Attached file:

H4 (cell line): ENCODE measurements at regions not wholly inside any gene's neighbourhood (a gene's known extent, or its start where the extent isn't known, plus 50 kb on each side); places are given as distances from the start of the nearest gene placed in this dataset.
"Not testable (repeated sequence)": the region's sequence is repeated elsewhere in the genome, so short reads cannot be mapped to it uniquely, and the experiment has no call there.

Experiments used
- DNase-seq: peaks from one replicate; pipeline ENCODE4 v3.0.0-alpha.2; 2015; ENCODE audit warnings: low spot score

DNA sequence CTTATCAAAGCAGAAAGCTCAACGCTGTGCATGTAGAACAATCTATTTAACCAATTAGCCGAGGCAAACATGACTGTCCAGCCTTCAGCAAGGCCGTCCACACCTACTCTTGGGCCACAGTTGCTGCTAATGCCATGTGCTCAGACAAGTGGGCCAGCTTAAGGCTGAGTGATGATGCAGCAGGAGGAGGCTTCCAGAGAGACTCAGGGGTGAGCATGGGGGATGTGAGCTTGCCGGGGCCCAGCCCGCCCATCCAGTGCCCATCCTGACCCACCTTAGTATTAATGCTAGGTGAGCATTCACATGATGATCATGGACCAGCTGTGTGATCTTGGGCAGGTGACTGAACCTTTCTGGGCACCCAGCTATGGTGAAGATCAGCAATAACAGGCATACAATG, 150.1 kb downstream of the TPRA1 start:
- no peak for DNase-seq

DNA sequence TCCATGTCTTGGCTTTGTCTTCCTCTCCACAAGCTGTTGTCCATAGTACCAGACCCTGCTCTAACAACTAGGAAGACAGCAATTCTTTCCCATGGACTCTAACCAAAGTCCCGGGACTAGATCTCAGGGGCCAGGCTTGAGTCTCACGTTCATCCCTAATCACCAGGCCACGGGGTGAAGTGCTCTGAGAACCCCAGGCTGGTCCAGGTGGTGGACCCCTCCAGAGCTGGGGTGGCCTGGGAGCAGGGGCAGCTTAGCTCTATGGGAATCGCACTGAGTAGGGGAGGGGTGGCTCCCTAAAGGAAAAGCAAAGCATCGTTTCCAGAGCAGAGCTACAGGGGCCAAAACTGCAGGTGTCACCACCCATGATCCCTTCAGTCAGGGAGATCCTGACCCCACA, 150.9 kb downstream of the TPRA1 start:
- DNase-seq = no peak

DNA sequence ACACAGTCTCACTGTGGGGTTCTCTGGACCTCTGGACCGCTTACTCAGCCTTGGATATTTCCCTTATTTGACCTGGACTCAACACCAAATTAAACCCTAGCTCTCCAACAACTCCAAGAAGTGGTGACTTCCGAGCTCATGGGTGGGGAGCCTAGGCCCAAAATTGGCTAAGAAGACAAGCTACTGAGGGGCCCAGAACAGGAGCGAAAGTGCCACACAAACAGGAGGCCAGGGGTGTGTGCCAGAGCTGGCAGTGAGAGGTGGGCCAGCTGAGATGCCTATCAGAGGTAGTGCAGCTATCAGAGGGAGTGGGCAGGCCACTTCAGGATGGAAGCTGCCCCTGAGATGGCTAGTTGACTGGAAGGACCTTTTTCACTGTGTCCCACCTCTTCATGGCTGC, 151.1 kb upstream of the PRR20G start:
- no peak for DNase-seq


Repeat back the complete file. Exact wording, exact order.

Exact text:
H4 (cell line): ENCODE measurements at regions not wholly inside any gene's neighbourhood (a gene's known extent, or its start where the extent isn't known, plus 50 kb on each side); places are given as distances from the start of the nearest gene placed in this dataset.
"Not testable (repeated sequence)": the region's sequence is repeated elsewhere in the genome, so short reads cannot be mapped to it uniquely, and the experiment has no call there.

Experiments used
- DNase-seq: peaks from one replicate; pipeline ENCODE4 v3.0.0-alpha.2; 2015; ENCODE audit warnings: low spot score

DNA sequence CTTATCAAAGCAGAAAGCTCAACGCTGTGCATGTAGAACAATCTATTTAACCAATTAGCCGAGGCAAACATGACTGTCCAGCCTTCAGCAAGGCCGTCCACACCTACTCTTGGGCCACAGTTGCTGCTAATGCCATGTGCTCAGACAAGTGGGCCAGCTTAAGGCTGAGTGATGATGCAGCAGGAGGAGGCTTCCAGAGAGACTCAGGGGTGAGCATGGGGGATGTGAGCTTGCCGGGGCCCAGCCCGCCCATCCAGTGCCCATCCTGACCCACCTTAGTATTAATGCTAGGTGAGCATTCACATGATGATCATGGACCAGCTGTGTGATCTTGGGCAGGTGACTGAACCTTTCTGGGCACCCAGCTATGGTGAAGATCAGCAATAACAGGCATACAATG, 150.1 kb downstream of the TPRA1 start:
- no peak for DNase-seq

DNA sequence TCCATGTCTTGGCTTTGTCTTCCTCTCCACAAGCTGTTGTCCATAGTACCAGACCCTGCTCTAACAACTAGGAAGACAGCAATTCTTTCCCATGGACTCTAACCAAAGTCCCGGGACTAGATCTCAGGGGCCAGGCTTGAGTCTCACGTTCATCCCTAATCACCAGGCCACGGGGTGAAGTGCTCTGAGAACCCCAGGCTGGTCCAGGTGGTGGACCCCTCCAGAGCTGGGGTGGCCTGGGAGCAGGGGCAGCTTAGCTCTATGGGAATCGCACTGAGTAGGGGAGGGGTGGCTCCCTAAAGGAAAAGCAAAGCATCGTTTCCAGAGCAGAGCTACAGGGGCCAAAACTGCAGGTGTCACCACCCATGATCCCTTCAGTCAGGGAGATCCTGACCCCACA, 150.9 kb downstream of the TPRA1 start:
- DNase-seq = no peak

DNA sequence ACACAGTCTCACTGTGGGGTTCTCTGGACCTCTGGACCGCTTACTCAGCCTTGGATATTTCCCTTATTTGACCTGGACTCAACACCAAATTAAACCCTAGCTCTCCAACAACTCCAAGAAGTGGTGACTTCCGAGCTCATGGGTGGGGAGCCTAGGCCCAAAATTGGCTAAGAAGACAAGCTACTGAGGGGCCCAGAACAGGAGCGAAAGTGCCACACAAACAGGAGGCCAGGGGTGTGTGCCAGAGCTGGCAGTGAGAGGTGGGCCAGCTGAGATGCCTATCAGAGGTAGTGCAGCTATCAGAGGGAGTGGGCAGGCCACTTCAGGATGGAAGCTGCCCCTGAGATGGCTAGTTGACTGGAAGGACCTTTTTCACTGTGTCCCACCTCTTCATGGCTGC, 151.1 kb upstream of the PRR20G start:
- no peak for DNase-seq